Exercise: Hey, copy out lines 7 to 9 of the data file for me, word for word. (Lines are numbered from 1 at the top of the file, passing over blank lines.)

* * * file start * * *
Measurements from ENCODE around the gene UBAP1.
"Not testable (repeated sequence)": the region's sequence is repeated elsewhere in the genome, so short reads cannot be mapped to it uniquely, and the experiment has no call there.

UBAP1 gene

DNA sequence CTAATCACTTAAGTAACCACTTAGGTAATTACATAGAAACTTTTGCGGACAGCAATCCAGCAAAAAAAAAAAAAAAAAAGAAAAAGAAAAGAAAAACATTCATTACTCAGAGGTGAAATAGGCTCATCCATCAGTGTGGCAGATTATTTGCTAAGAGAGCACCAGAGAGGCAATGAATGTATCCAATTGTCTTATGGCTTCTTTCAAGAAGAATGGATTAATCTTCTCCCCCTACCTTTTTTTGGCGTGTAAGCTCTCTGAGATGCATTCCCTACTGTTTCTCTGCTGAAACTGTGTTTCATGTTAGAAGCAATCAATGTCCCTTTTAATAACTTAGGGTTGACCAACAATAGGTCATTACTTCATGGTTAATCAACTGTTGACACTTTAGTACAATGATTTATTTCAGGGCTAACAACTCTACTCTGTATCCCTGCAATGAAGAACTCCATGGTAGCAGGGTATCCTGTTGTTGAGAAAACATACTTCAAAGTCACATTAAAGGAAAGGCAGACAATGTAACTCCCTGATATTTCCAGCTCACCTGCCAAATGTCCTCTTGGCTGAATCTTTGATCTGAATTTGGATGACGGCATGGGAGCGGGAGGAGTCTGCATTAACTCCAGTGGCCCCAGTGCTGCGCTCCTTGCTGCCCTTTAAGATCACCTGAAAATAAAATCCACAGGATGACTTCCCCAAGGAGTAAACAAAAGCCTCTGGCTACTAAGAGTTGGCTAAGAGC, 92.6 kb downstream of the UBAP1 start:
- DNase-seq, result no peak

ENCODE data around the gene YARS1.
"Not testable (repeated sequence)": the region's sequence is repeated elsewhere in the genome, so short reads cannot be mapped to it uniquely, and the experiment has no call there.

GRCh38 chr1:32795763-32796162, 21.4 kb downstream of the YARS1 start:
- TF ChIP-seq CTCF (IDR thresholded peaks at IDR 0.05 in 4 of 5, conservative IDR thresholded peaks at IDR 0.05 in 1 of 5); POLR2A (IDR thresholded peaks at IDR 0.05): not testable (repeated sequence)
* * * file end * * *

"Not testable (repeated sequence)": the region's sequence is repeated elsewhere in the genome, so short reads cannot be mapped to it uniquely, and the experiment has no call there.

GRCh38 chr1:32795763-32796162, 21.4 kb downstream of the YARS1 start:
- TF ChIP-seq CTCF (IDR thresholded peaks at IDR 0.05 in 4 of 5, conservative IDR thresholded peaks at IDR 0.05 in 1 of 5); POLR2A (IDR thresholded peaks at IDR 0.05): not testable (repeated sequence)